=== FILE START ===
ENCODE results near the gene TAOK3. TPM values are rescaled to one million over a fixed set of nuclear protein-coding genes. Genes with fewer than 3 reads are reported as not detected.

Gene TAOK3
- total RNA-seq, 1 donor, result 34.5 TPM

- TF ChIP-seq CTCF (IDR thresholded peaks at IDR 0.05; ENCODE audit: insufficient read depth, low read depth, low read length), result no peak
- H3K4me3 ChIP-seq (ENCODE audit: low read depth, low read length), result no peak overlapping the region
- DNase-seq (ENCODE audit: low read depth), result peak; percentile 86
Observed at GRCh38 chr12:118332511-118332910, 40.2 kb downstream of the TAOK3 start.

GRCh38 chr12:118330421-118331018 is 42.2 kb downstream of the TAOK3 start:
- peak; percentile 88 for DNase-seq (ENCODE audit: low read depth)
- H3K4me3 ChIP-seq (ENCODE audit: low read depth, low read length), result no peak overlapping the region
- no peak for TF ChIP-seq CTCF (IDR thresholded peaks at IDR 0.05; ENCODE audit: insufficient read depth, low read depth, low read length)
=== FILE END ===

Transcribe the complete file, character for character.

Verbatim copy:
ENCODE results near the gene TAOK3. TPM values are rescaled to one million over a fixed set of nuclear protein-coding genes. Genes with fewer than 3 reads are reported as not detected.

Gene TAOK3
- total RNA-seq, 1 donor, result 34.5 TPM

- TF ChIP-seq CTCF (IDR thresholded peaks at IDR 0.05; ENCODE audit: insufficient read depth, low read depth, low read length), result no peak
- H3K4me3 ChIP-seq (ENCODE audit: low read depth, low read length), result no peak overlapping the region
- DNase-seq (ENCODE audit: low read depth), result peak; percentile 86
Observed at GRCh38 chr12:118332511-118332910, 40.2 kb downstream of the TAOK3 start.

GRCh38 chr12:118330421-118331018 is 42.2 kb downstream of the TAOK3 start:
- peak; percentile 88 for DNase-seq (ENCODE audit: low read depth)
- H3K4me3 ChIP-seq (ENCODE audit: low read depth, low read length), result no peak overlapping the region
- no peak for TF ChIP-seq CTCF (IDR thresholded peaks at IDR 0.05; ENCODE audit: insufficient read depth, low read depth, low read length)